By Gabriel Edelman, Managing Director
On January 20, 2022, the Board of Governors of the Federal Reserve System (“Federal Reserve”) published its long-anticipated whitepaper regarding Central Bank Digital Currencies (“CBDCs”) titled “Money and Payments: The U.S. Dollar in the Age of Digital Transformation.”
The stated goal of the paper was to open lines of discussion with the public regarding CBDCs, which it defined as “a digital liability of the Federal Reserve that is widely available to the general public.”
The whitepaper delineated what a CBDC should accomplish, centered around consumer protection in a form that compliments current forms of money and payment methods. It also summarized the current state of monetary units and payment systems, covering the various innovations throughout history and in recent years. This included a brief review of stablecoins, although it shied away from an in-depth analysis, instead referring to the recently published discussion by the President’s Working Group on Financial Markets. Finally, it delved into the potential benefits and drawbacks of CBDCs.
The whitepaper included an “initial analysis,” stating that “a potential U.S. CBDC, if one were created, would best serve the needs of the United States by being privacy-protected, intermediated, widely transferable, and identity-verified.” While elaborating on the “intermediated” factor, the Federal Reserve noted that it “does not authorize direct Federal Reserve accounts for individuals, and such accounts would represent a significant expansion of the Federal Reserve’s role in the financial system and the economy.” This is in line with a statement earlier in the month from Federal Reserve Chairman Jerome Powell during his United States Senate confirmation hearing for a second term, where he agreed with Senator Pat Toomey that it was a fair observation that there was “absolutely nothing in the history, the experience, the expertise, the capabilities of the Fed, that lend the Fed to being a retail bank.”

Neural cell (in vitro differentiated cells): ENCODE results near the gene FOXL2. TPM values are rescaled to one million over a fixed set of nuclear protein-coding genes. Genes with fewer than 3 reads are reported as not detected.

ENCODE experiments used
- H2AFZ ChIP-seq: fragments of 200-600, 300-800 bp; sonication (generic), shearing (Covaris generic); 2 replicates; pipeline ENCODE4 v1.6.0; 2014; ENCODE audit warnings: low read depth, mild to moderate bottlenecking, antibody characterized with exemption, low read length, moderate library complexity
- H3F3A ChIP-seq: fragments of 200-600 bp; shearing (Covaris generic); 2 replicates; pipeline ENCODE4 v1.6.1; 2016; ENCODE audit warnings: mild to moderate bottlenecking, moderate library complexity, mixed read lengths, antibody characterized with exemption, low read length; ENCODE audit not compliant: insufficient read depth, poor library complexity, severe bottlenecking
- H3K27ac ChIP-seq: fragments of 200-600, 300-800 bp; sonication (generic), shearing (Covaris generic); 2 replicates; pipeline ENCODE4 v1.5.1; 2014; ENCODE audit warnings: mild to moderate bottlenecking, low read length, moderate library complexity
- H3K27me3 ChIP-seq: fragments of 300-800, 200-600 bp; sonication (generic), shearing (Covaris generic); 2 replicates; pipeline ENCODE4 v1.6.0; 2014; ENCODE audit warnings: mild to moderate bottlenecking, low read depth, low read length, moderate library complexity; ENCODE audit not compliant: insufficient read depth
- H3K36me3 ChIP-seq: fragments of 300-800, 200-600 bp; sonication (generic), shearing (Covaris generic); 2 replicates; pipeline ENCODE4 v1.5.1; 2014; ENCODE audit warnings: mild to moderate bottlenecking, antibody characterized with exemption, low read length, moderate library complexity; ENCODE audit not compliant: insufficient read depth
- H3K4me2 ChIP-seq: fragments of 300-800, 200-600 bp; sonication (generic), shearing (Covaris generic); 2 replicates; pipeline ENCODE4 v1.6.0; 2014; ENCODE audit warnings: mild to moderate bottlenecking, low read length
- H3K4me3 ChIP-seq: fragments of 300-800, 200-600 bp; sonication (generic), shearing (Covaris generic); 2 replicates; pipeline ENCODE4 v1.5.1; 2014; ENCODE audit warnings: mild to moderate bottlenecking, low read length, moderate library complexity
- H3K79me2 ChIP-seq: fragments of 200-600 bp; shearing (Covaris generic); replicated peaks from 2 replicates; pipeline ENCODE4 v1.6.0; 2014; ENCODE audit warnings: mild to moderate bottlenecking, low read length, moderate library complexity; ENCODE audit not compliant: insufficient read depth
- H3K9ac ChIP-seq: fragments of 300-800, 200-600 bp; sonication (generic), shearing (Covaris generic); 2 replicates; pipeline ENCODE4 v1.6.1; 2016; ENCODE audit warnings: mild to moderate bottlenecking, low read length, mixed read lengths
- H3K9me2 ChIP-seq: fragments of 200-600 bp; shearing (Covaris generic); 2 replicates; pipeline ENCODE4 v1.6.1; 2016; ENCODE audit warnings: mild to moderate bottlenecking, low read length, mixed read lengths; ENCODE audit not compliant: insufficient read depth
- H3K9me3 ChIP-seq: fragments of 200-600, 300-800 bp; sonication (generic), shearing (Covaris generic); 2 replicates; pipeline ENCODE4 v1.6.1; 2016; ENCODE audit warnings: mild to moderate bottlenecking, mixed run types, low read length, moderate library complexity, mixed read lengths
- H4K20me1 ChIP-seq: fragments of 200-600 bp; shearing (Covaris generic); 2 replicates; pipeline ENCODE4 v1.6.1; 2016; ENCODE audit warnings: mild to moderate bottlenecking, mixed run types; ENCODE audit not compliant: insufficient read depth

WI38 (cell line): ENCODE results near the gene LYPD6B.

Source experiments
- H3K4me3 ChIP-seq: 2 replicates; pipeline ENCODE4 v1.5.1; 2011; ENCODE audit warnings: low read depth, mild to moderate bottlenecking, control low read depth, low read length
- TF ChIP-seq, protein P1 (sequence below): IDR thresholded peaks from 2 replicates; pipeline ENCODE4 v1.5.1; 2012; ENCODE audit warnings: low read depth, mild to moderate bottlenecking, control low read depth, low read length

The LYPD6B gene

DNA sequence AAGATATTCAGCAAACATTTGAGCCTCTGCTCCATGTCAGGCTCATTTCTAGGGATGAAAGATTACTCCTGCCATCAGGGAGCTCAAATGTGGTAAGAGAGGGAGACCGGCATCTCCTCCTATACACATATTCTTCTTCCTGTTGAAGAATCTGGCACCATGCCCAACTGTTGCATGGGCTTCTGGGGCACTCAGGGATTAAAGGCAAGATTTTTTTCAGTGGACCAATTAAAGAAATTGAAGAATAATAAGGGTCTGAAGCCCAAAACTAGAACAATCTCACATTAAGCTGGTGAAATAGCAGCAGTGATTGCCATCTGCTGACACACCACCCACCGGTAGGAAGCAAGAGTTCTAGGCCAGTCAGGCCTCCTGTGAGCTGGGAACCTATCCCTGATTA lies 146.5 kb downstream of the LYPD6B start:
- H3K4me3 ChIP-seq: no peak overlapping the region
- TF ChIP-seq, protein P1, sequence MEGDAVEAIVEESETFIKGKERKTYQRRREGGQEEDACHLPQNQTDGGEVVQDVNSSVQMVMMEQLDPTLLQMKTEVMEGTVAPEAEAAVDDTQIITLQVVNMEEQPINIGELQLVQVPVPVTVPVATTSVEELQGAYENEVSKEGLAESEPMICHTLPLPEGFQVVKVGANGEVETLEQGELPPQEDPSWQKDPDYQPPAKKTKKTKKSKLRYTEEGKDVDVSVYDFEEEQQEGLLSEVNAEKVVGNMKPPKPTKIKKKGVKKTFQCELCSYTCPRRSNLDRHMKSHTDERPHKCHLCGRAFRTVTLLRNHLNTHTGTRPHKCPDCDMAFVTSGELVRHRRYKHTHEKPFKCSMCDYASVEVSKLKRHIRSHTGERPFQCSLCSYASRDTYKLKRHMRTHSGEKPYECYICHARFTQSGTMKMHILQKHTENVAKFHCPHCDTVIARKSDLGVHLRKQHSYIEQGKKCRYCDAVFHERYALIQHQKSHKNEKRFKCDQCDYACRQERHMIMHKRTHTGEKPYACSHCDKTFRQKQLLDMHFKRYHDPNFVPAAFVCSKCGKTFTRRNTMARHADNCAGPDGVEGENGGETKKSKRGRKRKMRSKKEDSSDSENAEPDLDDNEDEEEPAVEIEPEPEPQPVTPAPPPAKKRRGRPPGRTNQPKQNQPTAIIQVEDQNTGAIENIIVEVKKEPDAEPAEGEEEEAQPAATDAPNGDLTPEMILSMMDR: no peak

Throughout the paper, the Federal Reserve took pains to remain agnostic regarding the adoption of a United States CBDC, stating that it “is not intended to advance a specific policy outcome and takes no position on the ultimate desirability of a U.S. CBDC.” It was made clear that this was not “intended to signal that the Federal Reserve will make any imminent decisions.” Rather, this was a preliminary invitation, with “targeted outreach and public forums” to follow.
This whitepaper brings the United States deeper into a global discussion that has already been joined by numerous countries, many of which have already launched CBDCs, including several Caribbean nations, as well as Nigeria. Additionally, various others are in the pilot stages of exploring this option, such as China, Saudi Arabia, Sweden, Thailand, and South Africa.
There will surely be heated arguments from both industry experts and the public regarding whether a United States CBDC should come to fruition. The Federal Reserve made it clear that it will listen to all sides, including from within the United States government, stating that it “does not intend to proceed with the issuance of a CBDC without clear support from the executive branch and from Congress, ideally in the form of a specific authorizing law.” Foreside will continue monitoring the outcome, as the decision will likely have a transformative impact upon domestic and global monetary systems.